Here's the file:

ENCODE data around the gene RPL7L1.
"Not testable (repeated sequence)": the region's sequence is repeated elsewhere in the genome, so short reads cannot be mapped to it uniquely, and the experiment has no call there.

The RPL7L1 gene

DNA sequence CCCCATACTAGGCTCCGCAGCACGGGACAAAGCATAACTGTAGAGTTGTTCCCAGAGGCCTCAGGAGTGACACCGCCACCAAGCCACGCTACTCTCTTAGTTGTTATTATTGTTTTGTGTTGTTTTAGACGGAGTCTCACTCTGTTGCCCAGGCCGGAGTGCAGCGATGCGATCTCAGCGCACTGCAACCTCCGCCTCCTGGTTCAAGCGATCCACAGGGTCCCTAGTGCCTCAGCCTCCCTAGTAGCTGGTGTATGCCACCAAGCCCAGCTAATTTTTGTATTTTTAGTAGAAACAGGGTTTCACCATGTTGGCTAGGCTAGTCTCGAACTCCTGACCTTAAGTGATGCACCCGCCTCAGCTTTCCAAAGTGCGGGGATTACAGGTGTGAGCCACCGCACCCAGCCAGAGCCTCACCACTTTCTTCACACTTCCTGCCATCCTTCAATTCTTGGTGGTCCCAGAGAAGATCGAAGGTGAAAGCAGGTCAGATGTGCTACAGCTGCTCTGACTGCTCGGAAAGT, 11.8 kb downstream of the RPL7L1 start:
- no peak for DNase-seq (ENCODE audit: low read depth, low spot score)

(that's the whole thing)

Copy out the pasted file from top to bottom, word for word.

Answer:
ENCODE data around the gene RPL7L1.
"Not testable (repeated sequence)": the region's sequence is repeated elsewhere in the genome, so short reads cannot be mapped to it uniquely, and the experiment has no call there.

The RPL7L1 gene

DNA sequence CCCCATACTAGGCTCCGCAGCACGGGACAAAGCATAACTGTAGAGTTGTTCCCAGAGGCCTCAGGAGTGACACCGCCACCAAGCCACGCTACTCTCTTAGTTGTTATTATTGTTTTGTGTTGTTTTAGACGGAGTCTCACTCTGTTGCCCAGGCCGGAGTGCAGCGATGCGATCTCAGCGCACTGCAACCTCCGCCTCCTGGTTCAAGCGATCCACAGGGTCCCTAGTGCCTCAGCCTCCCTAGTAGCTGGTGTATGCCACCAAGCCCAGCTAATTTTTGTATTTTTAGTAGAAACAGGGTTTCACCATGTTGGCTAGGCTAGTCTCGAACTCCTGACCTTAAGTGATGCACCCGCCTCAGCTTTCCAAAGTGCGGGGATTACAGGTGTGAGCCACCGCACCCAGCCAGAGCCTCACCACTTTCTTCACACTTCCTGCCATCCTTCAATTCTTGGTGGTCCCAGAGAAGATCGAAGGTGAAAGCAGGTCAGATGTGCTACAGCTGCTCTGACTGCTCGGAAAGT, 11.8 kb downstream of the RPL7L1 start:
- no peak for DNase-seq (ENCODE audit: low read depth, low spot score)